Recently I visited the Wildlife Rescue Center Of The Hamptons Inc. The rescue center is a great non-profit organization that is helping various wild animals and birds in Eastern Long Island.
They have both “show and tell” sessions for general public (up to 20 people) and photographers. They also have a dedicated photographers (4-5 photographers only) session that sounds like a great option. They will use natural perches and allow you up to 2 hours of photography with their owls.
I wish I had brought my 70-200mm or more extension tubes. From the front row, the 300mm was a bit too long (or rather my minimum focusing distance was too large).
Recently I did a photography job at the Stony Brook Staller center. It was my first time doing a concert — along with the limitations and restrictions that you get along with doing a live event. With not being able to move around too much I decided to do some creative shots. Here is the end result:
This is a combination of two separate images, one done with a relatively slow shutter speed and one done normally.
Image #1: Canon EOS 50D, 100mm f/2.8 Macro – 0.5 second @ f/32, ISO 3200, + 1/3 EV
Image #1 - Master Layer
Image #2: EOS 50D, 100mm f/2.8 Macro – 1/400th second @ f/2.8, ISO 3200, + 1/3 EV
Now, to combine the two images, we’ll take them both into photoshop. There are a million ways of doing this, but this is how I usually do it:
- The “master” is the image that more than 50% of we’ll keep. In this case, image #1 since we’ll keep everything but the violinist.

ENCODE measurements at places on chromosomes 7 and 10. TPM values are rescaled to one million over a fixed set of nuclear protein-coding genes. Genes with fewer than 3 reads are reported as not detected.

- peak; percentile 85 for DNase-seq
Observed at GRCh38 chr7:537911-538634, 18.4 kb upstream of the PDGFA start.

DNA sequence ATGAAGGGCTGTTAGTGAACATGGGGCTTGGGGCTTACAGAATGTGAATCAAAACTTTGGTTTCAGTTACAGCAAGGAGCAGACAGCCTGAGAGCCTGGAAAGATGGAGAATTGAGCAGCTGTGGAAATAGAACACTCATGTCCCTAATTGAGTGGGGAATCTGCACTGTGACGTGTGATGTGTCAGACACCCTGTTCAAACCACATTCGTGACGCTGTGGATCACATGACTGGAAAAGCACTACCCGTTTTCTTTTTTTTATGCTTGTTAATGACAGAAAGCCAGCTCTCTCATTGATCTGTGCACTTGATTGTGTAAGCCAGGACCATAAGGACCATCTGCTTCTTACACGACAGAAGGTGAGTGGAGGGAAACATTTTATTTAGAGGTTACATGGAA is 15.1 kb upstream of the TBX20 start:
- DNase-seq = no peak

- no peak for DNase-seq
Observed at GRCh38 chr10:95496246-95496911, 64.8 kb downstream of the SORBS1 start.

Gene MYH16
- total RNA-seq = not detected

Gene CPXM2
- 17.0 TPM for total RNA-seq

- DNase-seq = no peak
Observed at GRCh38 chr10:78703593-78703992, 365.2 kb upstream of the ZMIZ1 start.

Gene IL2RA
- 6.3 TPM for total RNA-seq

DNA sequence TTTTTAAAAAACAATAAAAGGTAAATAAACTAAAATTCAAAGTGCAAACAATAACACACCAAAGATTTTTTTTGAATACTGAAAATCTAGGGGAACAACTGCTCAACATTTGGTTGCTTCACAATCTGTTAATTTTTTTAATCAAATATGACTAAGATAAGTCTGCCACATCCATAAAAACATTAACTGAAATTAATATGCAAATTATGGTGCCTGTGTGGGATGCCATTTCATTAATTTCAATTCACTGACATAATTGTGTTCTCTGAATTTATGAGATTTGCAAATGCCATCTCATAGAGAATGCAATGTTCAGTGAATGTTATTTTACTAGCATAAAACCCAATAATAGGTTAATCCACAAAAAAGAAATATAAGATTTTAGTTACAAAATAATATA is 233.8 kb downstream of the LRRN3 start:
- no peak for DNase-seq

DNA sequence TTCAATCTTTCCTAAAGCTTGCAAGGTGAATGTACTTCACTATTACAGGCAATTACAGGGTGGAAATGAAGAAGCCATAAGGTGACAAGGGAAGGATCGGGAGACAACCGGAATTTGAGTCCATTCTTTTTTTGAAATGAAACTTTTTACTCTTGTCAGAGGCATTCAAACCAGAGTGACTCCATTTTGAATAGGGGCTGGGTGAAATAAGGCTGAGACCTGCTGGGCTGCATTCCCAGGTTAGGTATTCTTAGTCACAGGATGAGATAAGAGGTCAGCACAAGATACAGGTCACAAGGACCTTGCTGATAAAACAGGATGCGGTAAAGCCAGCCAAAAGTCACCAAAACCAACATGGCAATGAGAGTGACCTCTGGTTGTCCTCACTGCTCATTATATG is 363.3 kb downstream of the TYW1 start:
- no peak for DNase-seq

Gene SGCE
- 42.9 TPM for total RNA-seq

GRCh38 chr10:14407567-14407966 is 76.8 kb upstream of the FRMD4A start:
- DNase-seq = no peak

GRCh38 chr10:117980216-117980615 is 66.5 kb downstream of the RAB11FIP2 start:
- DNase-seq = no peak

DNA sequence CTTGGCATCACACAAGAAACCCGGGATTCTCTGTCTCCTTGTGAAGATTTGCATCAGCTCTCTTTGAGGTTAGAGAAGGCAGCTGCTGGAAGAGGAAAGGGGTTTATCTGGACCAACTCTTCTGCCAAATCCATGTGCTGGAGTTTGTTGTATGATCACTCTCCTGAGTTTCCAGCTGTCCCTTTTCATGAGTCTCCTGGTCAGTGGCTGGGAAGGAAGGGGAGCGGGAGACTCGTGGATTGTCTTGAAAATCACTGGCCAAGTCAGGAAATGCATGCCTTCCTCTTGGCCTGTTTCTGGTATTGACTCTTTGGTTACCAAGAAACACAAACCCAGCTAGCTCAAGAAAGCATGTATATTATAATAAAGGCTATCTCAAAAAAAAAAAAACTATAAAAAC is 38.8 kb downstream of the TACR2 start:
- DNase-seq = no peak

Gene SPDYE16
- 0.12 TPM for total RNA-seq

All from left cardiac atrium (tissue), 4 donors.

- Duplicate the background layer, so that we have a duplicate copy of the background in the master. This is more of a precaution so that we always have an original layer that we can go back to.
- Click on Image #2, double click on the “Background” layer so that it turns into a regular layer. Drag the layer across to on top of Image #1.
- I renamed the new layer “Violinist”, and attach a mask to that layer.
- I tried to use the “Auto-Align” feature of Photoshop at this point, but it didn’t work (and I really had no hope that it worked, just wanted to see if it could).
- So I used the eraser tool and erased as much as I could on the layer. I really should have done this with a second mask but there was absolutely no information that I wanted to keep.
- Now that I could see the layer underneath, I reduced the opacity of the layer to 30% and moved it so it roughly matched the original layer. The parquet floor pattern was very helpful in this case. (Zoom in as much as you can, it makes life easier).
- Increase the opacity back to 100% on the “Violinist”. Now use the mask that we attached earlier with a very soft brush and erase the outline.
- I also added a Levels adjustment to the “Violinist” layer (clipped it in fact) so that I could lighten up the floor a bit to match the “master”. This way I didn’t have to hide all of the floor.
- Final result is posted above.
- Image #2 – Violinist
I’ve now lived on Long Island for 24 years. When in High School, my friends and I used to go driving around just to get lost — yes, we had nothing better to do and because we had just gotten our license. I thought I knew Suffolk Country, most of it anyway. As I have gotten older I still seem to find new places that I have never been before.
Blydenburgh County Park is one of those places. I knew of only one side of the Park, although admittedly I had never gone inside even that one entrance. An entire section with an the old Blydenburgh home and walking area had been not known to me. Well I have now visited the park twice in the winter, and I can’t wait for fall to come. It will be an amazing scene with the colors and shapes, a large lake to get reflections, a high perch to be able to get the nice reflection, and I’m sure even more little treasures to find.